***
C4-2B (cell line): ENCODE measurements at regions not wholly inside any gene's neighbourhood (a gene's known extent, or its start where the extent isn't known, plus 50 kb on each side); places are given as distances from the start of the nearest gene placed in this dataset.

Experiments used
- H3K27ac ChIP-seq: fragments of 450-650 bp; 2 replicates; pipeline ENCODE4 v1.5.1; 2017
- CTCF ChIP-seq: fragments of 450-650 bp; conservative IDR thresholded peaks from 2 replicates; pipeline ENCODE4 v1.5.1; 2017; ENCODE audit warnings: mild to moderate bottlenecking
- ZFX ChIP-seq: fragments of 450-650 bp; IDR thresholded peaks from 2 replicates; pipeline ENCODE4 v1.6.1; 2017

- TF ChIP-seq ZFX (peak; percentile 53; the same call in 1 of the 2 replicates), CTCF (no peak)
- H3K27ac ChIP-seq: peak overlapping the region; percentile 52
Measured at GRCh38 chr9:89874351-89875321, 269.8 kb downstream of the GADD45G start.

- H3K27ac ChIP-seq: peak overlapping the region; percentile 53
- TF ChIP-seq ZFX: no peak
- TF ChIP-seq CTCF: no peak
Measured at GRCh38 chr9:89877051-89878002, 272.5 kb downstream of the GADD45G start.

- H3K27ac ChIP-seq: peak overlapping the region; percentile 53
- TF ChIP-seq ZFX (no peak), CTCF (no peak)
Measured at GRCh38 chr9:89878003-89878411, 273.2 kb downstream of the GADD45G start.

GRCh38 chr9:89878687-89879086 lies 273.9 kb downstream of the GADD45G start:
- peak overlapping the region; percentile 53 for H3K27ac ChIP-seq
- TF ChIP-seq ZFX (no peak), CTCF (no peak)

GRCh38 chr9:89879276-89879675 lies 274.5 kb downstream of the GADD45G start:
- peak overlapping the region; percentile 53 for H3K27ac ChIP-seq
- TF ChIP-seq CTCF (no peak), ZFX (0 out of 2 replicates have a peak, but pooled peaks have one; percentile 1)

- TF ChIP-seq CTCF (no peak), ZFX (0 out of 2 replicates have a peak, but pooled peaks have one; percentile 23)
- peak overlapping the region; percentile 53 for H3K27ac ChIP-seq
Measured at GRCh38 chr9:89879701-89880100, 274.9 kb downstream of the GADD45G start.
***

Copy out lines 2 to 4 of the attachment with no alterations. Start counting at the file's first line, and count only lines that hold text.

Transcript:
Experiments used
- H3K27ac ChIP-seq: fragments of 450-650 bp; 2 replicates; pipeline ENCODE4 v1.5.1; 2017
- CTCF ChIP-seq: fragments of 450-650 bp; conservative IDR thresholded peaks from 2 replicates; pipeline ENCODE4 v1.5.1; 2017; ENCODE audit warnings: mild to moderate bottlenecking